The terms "oil phase", "water phase", "water-in-oil emulsion", "long-chain fatty acid", and other terms used herein have a well-recognized meaning in the art. For purposes of greater clarity, however, these terms are specifically defined as follows:
"Oil phase" refers to the phase of an emulsion which comprises oleophilic or lipophilic and generally hydrophobic ingredients. Thus, an "oil" phase can include triglyceride oils, paraffins, waxes, fatty acids and fatty acid derivatives, and other organic, relatively non-polar liquid or solid ingredients.
The "water" or "aqueous" phase refers to the water itself and hydrophilic and surfactant materials dissolved or dispersed in the water. Micelle-forming surfactant materials are, of course, typically concentrated near the oil/water interfaces of the emulsion.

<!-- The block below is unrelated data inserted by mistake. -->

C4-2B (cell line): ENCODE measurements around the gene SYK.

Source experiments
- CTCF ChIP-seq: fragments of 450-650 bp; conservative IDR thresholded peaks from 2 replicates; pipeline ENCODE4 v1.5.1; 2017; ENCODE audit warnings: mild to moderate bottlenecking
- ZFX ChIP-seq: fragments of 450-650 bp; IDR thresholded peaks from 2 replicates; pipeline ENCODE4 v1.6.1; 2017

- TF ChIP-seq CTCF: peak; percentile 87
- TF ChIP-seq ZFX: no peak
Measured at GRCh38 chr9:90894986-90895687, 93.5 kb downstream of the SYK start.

"Water-in-oil" emulsions are those wherein the "water phase" is discontinuous and is dispersed throughout the "oil" phase, which is continuous.
"Long-chain fatty acids" are typically those carboxylic acids containing at least 12 carbon atoms. Although naturally occurring fatty acids containing as many as 26 carbon atoms can be obtained from common sources (e.g. beeswax), amine salts and emollient esters used in this invention are typically derived from C12 -C22 fatty acids, preferably saturated, e.g. lauric, myristic, palmitic, and stearic acids.
Water-in-oil emulsions of this invention comprise a major amount of an oil phase and a minor amount of a water phase. Although suitable formulations of this invention can be in the form of viscous liquids, soft solid emulsions are preferred.